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14

Hot dark matter would be made from very light, fast moving particles. Such particles could not possibly be gravitationally bound to any structure, but rather would be dispersed all across the universe. But dark matter is always "found" (or "inferred") either gravitationally bound to some visible structure (e.g. weak lensing detection of dark matter ...


14

Some additions to the answer of MBR: In fact, we do not know that dark matter and dark energy do exist, but we have indirect clues. You will often see claims that dark matter and dark energy are two of the major problems of cosmology today, including by professional astronomers, but this is an epistemological misconception: you cannot call a hypothesis a ...


11

First of all I'll start with a few ideas: Baryonic Matter: Baryons are elementary particles made up of 3 quarks. This includes protons and neutrons, and the term baryonic matter refers to matter made of baryons, such as atoms. Examples of non-baryonic matter includes neutrinos, free electrons and other exotic matter. Things like planets, stars, dust, etc. ...


10

Dark matter and dark energy are two different things, accounting for different observations. Dark matter: Dark matter is needed to explain, among other things, the rotation curve of galaxies. One could expect these rotation curves to decrease at large radii (because one should expect keplerian rotation for galaxies), and it is not the case, the rotation ...


8

Dark Matter Your understanding of dark matter isn't bad, but here's a few clarifying details. Orbits: The speed of an object's orbit is related to 2 things: the radius of its orbit and the mass inside of it. In the solar system, over 99% of the mass is concentrated at the centre, so radius is the dominant effect on orbital speed. As we look at planets ...


7

There are certainly people who study alternative (non-General Relativistic) theories of gravity. The most popular theories have so far been: Modified Newtonian Dynamics (MOND) - which essentially postulates that Newtonian Mechanics break down on some scale, leading to the rotation curves we see in galaxies. Tensor–vector–scalar gravity (TeVeS) - this is a ...


7

Dark matter, is just a name for something we know nothing of. It was named to account for an extra gravity source for which there have been indirect observations, but yet we cannot explain. The force of gravity exerted by light is negligibly small yet we have measured the gravitational pull of Dark Matter to be big enough to affect whole galaxies; it is ...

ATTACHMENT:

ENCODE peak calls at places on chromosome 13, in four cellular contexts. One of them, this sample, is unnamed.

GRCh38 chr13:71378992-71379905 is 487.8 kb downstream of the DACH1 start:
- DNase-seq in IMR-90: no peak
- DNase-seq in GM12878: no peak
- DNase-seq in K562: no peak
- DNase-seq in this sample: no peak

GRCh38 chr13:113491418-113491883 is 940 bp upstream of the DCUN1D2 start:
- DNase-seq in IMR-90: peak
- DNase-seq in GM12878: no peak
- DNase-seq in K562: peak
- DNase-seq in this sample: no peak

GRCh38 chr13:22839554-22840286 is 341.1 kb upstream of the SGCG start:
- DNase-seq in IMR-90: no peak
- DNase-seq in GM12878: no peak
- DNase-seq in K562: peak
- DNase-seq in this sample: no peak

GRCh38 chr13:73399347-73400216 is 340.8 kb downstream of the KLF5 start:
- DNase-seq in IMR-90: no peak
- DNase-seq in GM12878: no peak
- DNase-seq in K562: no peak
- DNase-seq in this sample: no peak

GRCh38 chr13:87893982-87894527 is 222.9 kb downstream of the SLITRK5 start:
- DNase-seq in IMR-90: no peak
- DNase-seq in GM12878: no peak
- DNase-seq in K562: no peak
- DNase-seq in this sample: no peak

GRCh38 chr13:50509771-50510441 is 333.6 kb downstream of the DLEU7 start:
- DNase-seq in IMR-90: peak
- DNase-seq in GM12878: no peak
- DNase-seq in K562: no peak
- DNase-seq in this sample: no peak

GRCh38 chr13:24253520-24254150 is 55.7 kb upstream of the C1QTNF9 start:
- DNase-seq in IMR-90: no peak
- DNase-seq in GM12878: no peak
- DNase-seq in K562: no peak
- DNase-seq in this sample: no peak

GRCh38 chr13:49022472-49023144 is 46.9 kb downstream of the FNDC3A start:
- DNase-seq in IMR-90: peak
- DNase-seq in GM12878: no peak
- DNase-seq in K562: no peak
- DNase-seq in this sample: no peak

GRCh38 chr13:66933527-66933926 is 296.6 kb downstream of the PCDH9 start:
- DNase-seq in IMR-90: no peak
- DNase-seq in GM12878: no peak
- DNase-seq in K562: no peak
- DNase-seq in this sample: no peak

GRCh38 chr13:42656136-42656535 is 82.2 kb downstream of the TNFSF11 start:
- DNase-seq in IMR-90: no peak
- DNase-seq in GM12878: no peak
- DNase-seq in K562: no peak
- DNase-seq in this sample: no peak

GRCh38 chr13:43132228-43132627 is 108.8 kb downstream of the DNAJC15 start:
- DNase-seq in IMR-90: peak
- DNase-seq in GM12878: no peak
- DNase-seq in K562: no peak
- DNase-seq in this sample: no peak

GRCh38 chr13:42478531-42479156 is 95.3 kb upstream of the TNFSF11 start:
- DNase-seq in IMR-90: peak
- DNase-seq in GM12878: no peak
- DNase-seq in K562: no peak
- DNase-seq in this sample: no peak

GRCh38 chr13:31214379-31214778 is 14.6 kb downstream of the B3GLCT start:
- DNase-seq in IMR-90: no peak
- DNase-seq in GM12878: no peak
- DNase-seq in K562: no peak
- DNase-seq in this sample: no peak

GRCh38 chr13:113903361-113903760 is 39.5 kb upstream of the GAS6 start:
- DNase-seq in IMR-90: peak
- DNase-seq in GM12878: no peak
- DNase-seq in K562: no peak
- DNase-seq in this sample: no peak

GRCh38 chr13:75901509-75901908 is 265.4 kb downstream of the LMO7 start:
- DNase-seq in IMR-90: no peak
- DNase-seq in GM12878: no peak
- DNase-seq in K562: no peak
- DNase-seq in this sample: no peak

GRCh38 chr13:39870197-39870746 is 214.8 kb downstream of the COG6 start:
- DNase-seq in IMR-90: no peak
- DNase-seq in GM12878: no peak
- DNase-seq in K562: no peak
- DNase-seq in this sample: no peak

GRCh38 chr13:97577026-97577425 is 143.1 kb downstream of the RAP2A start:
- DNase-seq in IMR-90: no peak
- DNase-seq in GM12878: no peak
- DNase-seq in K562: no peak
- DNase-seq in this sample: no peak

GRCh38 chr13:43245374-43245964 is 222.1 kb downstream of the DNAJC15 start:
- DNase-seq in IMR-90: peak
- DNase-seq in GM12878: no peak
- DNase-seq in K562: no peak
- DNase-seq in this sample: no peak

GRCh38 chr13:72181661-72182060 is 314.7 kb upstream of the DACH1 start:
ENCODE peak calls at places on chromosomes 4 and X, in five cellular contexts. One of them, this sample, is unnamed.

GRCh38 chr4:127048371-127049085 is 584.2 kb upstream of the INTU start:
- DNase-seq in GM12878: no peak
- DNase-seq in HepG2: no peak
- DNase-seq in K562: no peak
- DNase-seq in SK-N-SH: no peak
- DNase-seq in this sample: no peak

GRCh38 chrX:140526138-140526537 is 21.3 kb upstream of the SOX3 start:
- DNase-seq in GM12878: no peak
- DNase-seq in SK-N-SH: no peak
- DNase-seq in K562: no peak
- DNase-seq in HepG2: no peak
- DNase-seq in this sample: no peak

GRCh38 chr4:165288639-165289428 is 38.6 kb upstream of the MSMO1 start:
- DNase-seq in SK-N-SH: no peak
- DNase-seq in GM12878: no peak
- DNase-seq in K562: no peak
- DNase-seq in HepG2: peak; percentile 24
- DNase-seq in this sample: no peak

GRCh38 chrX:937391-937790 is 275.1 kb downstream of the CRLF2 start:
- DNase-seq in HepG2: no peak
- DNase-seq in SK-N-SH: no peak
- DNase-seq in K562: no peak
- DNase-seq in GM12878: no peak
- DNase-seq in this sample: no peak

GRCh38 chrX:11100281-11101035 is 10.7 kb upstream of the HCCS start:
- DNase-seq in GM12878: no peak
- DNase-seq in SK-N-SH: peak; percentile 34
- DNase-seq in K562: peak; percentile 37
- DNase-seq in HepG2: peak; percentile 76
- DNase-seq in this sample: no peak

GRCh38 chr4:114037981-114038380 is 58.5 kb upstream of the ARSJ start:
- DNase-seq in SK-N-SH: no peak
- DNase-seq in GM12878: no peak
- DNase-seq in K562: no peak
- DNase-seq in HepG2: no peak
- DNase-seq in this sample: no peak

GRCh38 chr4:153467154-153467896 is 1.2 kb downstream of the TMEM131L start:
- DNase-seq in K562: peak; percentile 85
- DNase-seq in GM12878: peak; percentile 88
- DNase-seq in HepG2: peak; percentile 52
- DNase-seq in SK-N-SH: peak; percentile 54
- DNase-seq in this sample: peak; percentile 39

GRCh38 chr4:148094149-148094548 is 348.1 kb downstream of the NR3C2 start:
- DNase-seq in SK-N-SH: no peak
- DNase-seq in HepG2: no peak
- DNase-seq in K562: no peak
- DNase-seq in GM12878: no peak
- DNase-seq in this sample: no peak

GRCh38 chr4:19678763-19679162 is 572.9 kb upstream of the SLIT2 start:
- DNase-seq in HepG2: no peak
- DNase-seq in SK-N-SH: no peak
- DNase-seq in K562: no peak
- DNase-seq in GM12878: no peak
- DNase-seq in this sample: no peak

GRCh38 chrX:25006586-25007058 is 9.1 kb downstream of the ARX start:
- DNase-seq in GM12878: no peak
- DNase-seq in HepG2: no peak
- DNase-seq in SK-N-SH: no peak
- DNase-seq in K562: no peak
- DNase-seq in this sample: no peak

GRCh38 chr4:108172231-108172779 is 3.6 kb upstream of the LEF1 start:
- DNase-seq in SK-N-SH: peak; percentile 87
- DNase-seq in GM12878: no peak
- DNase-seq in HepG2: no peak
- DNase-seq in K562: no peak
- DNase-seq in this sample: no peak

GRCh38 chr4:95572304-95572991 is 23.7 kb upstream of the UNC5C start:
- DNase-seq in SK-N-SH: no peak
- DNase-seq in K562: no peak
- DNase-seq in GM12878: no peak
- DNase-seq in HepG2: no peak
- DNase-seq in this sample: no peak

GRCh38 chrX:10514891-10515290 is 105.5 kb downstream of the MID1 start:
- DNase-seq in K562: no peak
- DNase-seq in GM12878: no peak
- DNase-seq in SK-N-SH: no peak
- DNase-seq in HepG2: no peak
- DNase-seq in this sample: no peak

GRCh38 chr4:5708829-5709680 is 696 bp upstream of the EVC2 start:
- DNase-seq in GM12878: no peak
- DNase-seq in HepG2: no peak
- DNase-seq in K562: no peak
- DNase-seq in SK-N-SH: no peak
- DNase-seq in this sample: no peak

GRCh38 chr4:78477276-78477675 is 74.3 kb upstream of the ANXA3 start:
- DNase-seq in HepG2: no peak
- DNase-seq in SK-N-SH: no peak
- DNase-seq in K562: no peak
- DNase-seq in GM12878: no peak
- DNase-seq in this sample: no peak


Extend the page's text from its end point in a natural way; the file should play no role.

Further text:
6

What I ask myself is: Couldn't there be "negative" bundles of mass just the other way that pushes matter away instead of invisible dark matter that pulls it? The galaxy rotation curve indicates a (positively massed) dark matter distribution that is close to spherically symmetric; cf. dark matter halo. I take it that you are asking whether instead of ...


6

You don't have to guesstimate to come up with the answer. What you do is look at the dynamics of stars with respect to the Galactic plane - in particular, the velocity dispersions of stars with known distances from the plane, combined with a reasonable assessment of where the Sun is with respect to the plane (close), yields an almost model-independent ...


5

The current supernova is a supernova of type Ia. Supernovae of type Ia are used as standard candles for distance estimates, especially used to determine the Hubble constant. Hence by a better calibration of this kind of supernovae, more about the reliability and accuracy of distance estimates can be learned. The expansion rate (in relation to the distance) ...


5

When you say "particle" candidates, I assume you're excluding MACHOs and RAMBOs. MACHOs are "dark" objects at the stellar scale like black holes, neutron stars, brown dwarfs, etc. RAMBOs are clusters of similar dark objects. MACHOs and RAMBOs are made of primarily baryonic matter (everyday stuff like protons and neutrons — electrons are not baryons but ...


4

This is a bit of a speculative question, but I can answer it. Dark matter has been observed in galaxies, and the distributions of dark matter in galaxies have also been measured. It seems clear that the matter is firmly in our universe - we just can't detect it with electromagnetic radiation. *However, there are ideas (extremely speculative) that dark ...


4

I don't see any reason why dark matter couldn't be considered a medium just as air or water are, but this does not mean that your conclusion is correct. Dark matter does not interact with photons, however the reason we know dark matter exists is because of the measurable effect of its gravity. Galaxies have a tendency to clump around it. Light travels ...


4

We can't. That is an over simplification only used in elementary treatments simply to provide the the flavour of the argument. If you see it done somewhere in the refereed literature, it is probably incorrect. Of course it may be true that the mass is almost spherically symmetric, especially if it is dominated by a spherically symmetric dark matter ...


4

The question seems to be based on some misconceptions, so I'll try to clear them up. Dark matter is not the same as dark energy. Dark matter and dark energy are two completely separate and unrelated concepts. It's unfortunate that many articles trying to entice readers with tales of the unexplored frontiers of astronomy tend to use the phrase "dark matter ...